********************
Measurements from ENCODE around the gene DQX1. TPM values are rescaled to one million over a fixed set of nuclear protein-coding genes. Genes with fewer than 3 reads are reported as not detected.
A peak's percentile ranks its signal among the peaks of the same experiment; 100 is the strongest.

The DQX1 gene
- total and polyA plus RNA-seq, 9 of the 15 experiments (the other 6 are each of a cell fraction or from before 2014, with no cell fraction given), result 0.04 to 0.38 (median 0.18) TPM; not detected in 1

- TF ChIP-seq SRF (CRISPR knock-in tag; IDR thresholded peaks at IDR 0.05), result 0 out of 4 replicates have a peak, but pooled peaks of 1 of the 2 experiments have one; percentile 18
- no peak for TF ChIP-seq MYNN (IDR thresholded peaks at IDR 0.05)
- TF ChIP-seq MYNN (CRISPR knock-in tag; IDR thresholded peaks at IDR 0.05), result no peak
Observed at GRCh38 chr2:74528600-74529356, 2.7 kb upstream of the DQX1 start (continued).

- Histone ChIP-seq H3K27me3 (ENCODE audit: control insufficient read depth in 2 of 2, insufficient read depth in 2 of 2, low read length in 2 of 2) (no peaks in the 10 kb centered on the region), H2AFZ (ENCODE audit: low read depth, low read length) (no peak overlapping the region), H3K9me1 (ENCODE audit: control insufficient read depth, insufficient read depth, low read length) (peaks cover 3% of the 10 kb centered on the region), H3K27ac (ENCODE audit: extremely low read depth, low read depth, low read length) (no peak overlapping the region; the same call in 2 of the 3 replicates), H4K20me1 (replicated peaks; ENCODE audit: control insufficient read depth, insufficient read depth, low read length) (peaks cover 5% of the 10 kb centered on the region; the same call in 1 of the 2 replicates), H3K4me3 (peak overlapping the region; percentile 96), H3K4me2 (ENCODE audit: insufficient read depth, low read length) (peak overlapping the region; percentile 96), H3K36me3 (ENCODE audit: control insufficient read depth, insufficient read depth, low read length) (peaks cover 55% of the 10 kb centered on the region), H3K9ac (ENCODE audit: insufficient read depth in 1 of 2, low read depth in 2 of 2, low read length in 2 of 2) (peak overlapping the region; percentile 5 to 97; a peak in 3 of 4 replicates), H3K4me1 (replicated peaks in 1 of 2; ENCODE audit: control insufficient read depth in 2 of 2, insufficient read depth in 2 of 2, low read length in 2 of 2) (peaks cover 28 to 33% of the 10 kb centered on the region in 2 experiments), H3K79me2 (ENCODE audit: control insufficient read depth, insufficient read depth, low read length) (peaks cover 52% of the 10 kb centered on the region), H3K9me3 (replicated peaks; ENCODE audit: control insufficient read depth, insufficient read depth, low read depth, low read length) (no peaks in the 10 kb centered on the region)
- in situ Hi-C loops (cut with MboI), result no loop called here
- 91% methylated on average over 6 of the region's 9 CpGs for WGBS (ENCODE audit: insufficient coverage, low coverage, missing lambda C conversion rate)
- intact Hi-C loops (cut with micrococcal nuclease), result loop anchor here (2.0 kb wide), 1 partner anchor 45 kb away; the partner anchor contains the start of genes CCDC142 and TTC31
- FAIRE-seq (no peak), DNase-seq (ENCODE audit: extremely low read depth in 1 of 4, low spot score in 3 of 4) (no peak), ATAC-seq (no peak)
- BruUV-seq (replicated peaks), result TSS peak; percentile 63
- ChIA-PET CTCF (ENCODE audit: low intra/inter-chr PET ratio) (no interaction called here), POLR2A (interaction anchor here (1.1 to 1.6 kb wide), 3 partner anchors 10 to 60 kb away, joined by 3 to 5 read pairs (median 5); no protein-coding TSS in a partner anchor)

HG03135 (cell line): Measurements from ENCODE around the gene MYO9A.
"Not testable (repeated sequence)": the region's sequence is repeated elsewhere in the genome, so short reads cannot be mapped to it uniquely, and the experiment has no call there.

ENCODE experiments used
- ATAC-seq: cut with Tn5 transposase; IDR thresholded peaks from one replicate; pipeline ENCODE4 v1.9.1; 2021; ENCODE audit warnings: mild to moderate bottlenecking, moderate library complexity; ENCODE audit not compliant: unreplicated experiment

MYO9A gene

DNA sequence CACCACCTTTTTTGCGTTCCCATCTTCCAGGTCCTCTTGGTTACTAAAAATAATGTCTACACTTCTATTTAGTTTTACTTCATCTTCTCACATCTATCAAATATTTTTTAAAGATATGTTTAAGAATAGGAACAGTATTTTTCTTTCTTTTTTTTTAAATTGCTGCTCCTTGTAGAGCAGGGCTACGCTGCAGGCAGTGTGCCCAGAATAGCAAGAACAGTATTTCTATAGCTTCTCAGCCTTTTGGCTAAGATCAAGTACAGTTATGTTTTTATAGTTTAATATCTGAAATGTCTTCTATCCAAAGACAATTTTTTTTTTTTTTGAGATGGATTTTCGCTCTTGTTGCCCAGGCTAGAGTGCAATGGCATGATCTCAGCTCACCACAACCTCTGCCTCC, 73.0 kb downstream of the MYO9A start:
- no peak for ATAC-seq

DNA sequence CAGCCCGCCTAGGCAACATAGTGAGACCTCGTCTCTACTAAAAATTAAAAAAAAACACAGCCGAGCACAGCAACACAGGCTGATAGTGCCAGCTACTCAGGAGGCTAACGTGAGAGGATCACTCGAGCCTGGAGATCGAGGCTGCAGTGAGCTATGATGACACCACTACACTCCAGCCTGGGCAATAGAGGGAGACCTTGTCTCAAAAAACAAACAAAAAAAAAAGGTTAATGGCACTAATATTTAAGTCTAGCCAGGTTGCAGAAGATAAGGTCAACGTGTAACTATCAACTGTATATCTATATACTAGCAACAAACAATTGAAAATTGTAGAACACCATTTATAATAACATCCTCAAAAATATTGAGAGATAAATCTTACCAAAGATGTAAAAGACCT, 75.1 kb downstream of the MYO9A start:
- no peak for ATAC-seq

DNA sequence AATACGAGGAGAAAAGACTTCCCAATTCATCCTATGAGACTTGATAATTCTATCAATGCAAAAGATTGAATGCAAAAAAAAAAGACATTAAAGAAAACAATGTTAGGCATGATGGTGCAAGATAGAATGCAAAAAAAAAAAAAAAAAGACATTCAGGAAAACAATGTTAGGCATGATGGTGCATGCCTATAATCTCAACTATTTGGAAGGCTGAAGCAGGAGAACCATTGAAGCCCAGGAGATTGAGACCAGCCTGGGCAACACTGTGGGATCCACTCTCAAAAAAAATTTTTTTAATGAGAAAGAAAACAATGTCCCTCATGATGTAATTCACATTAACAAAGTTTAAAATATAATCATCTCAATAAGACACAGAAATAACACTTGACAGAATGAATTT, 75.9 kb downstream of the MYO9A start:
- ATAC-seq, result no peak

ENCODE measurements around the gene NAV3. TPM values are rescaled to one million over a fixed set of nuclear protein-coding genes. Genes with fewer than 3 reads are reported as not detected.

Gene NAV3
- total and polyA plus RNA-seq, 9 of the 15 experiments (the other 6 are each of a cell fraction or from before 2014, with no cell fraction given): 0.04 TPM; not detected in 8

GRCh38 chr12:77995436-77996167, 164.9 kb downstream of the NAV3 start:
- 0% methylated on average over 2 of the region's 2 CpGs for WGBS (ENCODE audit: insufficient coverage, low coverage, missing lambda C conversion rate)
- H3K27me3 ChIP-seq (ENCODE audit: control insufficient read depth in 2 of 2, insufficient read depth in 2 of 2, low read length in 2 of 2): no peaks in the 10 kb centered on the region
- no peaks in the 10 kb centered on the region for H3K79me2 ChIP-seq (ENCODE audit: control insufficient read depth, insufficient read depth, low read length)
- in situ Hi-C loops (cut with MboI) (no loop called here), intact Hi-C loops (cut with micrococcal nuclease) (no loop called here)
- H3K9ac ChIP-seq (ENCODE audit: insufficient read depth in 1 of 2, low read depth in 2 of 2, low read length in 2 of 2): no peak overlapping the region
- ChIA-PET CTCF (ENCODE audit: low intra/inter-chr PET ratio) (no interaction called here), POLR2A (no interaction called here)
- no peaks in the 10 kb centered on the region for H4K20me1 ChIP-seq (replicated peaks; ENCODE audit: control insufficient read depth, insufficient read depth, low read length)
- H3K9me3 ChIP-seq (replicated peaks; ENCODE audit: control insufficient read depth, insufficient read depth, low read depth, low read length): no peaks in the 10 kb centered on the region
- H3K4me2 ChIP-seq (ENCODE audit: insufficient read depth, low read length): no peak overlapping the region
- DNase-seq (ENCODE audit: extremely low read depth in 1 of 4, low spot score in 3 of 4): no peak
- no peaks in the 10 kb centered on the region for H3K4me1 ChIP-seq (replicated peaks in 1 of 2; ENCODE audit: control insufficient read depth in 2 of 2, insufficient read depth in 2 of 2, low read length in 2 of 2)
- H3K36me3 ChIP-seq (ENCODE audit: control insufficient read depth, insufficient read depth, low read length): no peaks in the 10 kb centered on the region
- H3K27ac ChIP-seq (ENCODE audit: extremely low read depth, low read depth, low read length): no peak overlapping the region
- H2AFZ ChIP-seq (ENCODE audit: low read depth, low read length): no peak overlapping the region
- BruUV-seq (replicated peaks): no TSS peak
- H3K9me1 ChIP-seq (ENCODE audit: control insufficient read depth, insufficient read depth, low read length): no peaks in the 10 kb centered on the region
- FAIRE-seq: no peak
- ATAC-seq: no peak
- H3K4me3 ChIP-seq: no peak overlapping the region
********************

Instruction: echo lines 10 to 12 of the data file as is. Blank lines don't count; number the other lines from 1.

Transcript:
- in situ Hi-C loops (cut with MboI), result no loop called here
- 91% methylated on average over 6 of the region's 9 CpGs for WGBS (ENCODE audit: insufficient coverage, low coverage, missing lambda C conversion rate)
- intact Hi-C loops (cut with micrococcal nuclease), result loop anchor here (2.0 kb wide), 1 partner anchor 45 kb away; the partner anchor contains the start of genes CCDC142 and TTC31